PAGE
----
Oclusão com Balão/métodos , Procedimentos Endovasculares/instrumentação , Traumatismo por Reperfusão/terapia , Animais , Aorta/patologia , Oclusão com Balão/efeitos adversos , Modelos Animais de Doenças , Feminino , Hemodinâmica/fisiologia , Hemorragia/prevenção & controle , Hemorragia/terapia , Ácido Láctico/metabolismo , Masculino , Avaliação de Resultados em Cuidados de Saúde , Reperfusão , Ressuscitação/métodos , Choque Hemorrágico/terapia , Suínos
J Trauma Acute Care Surg ; 85(1): 101-107, 2018 07.
Artigo em Inglês | MEDLINE | ID: mdl-29965941


OBJECTIVES: Resuscitative endovascular balloon occlusion of the aorta (REBOA) is an emerging technology to augment proximal blood pressure during the resuscitation of patients with noncompressible torso hemorrhage. Currently, placement choice, supraceliac (Zone 1) versus infrarenal (Zone 3) aorta, depends on injury patterns, but remains a highly debated topic. We sought to compare the proximal hemodynamic support provided by Zone 1 versus Zone 3 REBOA placement and the degree of hemodynamic instability upon reperfusion following intervention. METHODS: Eighteen anesthetized swine underwent controlled hemorrhage of 25% total blood volume, followed by 45 minutes of Zone 1 REBOA, Zone 3 REBOA, or no intervention (control). They were then resuscitated with shed blood, aortic balloons were deflated, and 5 hours of critical care ensued prior to euthanasia. Physiologic parameters were recorded continuously, and blood was drawn for analysis at specified intervals. Significance was defined as p < 0.05. RESULTS: There were no significant differences between groups at baseline or during the initial 30 minutes of hemorrhage. During the intervention period, average proximal MAP was significantly greater in Zone 1 animals when compared with Zone 3 animals (127.9 ± 1.3 vs. 53.4 ± 1.1 mm Hg) and greater in Zone 3 animals when compared with control animals (42.9 ± 0.9 mm Hg). Lactate concentrations were significantly higher in Zone 1 animals (9.6 ± 0.4 mmol/L) when compared with Zone 3 animals (5.1 ± 0.3 mmol/L) and control animals (4.2 ± 0.8 mmol/L). CONCLUSIONS: In our swine model of hemorrhagic shock, Zone 3 REBOA provided minimal proximal hemodynamic support when compared with Zone 1 REBOA, albeit with less ischemic burden and instability upon reperfusion. In cases of impending hemodynamic collapse, Zone 1 REBOA placement may be more efficacious regardless of injury pattern, whereas Zone 3 should be reserved only for relatively stable patients with ongoing distal hemorrhage.

Aorta/cirurgia , Oclusão com Balão/métodos , Procedimentos Endovasculares/métodos , Ressuscitação/métodos , Choque Hemorrágico/cirurgia , Animais , Oclusão com Balão/veterinária , Cuidados Críticos/métodos , Modelos Animais de Doenças , Procedimentos Endovasculares/veterinária , Feminino , Hemodinâmica/fisiologia , Masculino , Traumatismo por Reperfusão/etiologia , Ressuscitação/veterinária , Choque Hemorrágico/fisiopatologia , Choque Hemorrágico/veterinária , Suínos
J Trauma Acute Care Surg ; 85(3): 512-518, 2018 09.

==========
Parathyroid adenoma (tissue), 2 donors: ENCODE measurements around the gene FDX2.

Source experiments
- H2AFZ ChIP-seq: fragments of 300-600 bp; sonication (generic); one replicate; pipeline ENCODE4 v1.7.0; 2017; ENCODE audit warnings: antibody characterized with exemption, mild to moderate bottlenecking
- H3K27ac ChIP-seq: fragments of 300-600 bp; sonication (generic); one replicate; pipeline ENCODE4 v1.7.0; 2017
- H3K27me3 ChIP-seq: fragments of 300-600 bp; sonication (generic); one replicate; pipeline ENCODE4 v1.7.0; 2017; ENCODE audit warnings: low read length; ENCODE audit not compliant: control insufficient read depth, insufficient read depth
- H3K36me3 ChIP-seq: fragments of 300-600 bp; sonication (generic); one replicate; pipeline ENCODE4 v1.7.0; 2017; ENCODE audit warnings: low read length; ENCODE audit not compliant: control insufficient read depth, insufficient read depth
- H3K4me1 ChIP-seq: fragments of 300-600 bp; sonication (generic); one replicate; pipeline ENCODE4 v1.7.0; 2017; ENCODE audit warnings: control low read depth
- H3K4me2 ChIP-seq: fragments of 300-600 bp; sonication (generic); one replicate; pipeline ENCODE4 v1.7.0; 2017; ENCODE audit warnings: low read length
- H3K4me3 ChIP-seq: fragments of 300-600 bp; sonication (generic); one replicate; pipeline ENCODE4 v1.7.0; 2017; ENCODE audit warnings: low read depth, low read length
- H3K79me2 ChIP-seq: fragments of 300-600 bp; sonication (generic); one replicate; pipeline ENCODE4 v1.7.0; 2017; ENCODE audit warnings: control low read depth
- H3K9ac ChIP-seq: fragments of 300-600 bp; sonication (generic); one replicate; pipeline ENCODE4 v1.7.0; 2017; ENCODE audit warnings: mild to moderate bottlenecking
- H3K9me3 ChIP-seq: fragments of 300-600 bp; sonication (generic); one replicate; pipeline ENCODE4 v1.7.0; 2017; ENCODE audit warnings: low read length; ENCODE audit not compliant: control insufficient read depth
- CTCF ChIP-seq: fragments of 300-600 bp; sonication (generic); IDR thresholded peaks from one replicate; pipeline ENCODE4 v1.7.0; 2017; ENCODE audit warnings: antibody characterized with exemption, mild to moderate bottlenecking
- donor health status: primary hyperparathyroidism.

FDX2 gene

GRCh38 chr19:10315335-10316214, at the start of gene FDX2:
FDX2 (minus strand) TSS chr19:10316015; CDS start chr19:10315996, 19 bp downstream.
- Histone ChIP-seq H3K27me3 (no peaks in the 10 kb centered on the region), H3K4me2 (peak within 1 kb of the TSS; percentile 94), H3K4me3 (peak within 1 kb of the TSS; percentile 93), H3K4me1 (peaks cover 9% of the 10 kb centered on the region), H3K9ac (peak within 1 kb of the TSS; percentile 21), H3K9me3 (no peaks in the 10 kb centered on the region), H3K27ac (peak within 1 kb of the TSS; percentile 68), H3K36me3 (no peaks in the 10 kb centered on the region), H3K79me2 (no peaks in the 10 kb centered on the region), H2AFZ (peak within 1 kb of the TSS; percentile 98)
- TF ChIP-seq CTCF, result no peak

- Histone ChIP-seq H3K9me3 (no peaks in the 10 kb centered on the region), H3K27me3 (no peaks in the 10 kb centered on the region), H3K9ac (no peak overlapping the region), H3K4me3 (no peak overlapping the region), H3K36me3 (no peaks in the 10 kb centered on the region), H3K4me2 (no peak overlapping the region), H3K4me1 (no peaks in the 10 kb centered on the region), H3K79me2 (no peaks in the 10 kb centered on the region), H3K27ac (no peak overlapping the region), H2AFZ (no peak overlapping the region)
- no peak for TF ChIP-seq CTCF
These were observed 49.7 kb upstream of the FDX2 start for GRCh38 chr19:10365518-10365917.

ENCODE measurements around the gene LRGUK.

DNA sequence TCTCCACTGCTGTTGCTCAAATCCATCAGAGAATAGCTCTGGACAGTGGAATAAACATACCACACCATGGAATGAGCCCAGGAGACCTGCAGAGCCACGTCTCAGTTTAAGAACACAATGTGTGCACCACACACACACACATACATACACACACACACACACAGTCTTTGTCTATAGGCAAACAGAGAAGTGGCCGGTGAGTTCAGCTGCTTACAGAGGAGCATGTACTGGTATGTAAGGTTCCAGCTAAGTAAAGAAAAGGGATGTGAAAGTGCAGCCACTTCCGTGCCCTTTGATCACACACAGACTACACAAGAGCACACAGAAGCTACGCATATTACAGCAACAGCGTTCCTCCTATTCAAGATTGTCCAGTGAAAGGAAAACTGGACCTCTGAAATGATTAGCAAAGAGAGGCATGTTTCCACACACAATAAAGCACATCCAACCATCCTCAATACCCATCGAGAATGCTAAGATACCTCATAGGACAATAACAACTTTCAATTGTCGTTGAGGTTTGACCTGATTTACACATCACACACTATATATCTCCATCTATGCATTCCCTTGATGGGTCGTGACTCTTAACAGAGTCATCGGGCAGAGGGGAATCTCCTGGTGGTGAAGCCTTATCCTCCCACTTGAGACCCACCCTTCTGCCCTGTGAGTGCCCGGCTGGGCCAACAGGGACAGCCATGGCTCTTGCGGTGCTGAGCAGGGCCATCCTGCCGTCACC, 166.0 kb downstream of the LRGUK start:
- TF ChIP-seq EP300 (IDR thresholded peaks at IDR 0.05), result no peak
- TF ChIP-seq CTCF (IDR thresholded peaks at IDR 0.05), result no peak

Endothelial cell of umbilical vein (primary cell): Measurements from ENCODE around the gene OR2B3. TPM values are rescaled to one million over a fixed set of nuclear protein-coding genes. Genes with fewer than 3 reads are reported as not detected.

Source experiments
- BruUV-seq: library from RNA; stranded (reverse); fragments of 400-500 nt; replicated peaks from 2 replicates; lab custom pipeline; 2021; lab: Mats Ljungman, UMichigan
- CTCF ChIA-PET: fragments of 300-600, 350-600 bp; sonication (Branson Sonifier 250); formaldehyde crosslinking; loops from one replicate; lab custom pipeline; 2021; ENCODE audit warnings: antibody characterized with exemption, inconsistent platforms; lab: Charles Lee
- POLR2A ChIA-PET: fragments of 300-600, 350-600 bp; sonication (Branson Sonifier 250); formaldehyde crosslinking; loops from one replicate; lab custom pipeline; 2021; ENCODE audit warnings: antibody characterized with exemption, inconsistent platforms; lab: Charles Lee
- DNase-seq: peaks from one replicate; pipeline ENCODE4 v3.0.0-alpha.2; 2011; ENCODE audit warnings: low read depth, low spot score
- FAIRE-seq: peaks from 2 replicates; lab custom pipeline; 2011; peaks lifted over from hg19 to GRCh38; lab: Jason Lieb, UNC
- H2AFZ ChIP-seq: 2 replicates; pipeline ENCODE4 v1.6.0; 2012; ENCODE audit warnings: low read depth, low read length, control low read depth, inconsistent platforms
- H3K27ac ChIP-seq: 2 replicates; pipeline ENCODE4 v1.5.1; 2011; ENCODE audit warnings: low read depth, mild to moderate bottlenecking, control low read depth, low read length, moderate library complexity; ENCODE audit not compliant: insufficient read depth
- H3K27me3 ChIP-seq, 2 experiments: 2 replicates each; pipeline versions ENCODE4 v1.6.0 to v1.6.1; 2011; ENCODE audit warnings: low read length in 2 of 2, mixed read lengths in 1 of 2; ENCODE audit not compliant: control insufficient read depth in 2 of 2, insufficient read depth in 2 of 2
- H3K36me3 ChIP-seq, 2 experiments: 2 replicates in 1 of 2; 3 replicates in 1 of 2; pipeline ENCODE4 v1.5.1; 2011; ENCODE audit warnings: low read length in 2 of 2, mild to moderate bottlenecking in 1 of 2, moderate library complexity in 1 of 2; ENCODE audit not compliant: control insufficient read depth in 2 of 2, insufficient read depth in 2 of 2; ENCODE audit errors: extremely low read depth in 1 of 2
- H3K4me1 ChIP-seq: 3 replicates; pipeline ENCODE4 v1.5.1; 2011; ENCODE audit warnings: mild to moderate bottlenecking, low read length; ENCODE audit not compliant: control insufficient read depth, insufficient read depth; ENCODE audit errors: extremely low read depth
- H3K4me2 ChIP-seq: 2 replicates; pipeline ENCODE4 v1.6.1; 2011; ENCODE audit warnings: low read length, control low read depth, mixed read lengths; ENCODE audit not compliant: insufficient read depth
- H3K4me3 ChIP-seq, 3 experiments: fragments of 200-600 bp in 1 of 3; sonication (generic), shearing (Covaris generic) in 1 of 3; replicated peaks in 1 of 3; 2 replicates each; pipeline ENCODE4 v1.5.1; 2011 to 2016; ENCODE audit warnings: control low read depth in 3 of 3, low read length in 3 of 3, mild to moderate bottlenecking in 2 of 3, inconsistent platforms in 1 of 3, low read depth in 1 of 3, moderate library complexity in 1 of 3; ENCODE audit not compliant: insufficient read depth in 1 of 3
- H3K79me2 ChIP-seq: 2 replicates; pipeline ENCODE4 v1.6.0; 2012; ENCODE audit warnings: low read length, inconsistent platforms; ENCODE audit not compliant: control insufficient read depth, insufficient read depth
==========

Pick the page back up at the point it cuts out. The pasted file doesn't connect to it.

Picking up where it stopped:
Artigo em Inglês | MEDLINE | ID: mdl-29847535


BACKGROUND: New strategies to mitigate ischemia during REBOA and to prolong its maximal duration are needed. We hypothesized that simple external cooling of the hind limbs would decrease ischemia-reperfusion injury following prolonged Zone 3 REBOA. METHODS: Twelve swine were anesthetized, instrumented, splenectomized, and then underwent 15% total blood volume hemorrhage. Animals were randomized to hypothermia or control followed by 4 hours of Zone 3 REBOA, resuscitation with shed blood, and 3 hours of critical care. Physiologic parameters were continuously recorded, and laboratory specimens were obtained at regular intervals. Baseline and end-of-study muscle biopsies were obtained for histologic analysis. RESULTS: There were no significant differences between groups at baseline or after hemorrhage. Maximum creatine kinase was significantly lower in the hypothermia group compared with the normothermia group (median [interquartile range] = 3,445 U/mL [3,380-4,402 U/mL] vs. 22,544 U/mL [17,030-24,981 U/mL]; p < 0.01). Maximum serum myoglobin was also significantly lower in the hypothermia group (1,792 ng/mL [1,250-3,668 ng/mL] vs. 21,186 ng/mL [14,181-24,779 ng/mL]; p < 0.01). Fascial compartment pressures were significantly lower during critical care in the hypothermia group (p = 0.03). No histologic differences were observed in hind limb skeletal muscle. CONCLUSIONS: External cooling during prolonged Zone 3 REBOA decreased ischemic muscle injury and resulted in lower compartment pressures following reperfusion. Hypothermia may be a viable option to extend the tolerable duration of Zone 3 occlusion, beyond what is currently achievable. Future survival studies are required to assess functional outcomes.

Temperatura Baixa/efeitos adversos , Procedimentos Endovasculares/instrumentação , Extremidade Inferior/irrigação sanguínea , Traumatismo por Reperfusão/prevenção & controle , Animais , Oclusão com Balão/métodos , Creatina Quinase/metabolismo , Modelos Animais de Doenças , Feminino , Hemorragia/prevenção & controle , Membro Posterior/irrigação sanguínea , Membro Posterior/fisiopatologia , Hipotermia/complicações , Isquemia , Extremidade Inferior/fisiopatologia , Masculino , Músculos/irrigação sanguínea , Músculos/metabolismo , Músculos/patologia , Mioglobina/sangue , Reperfusão/efeitos adversos , Ressuscitação/instrumentação , Choque Hemorrágico , Suínos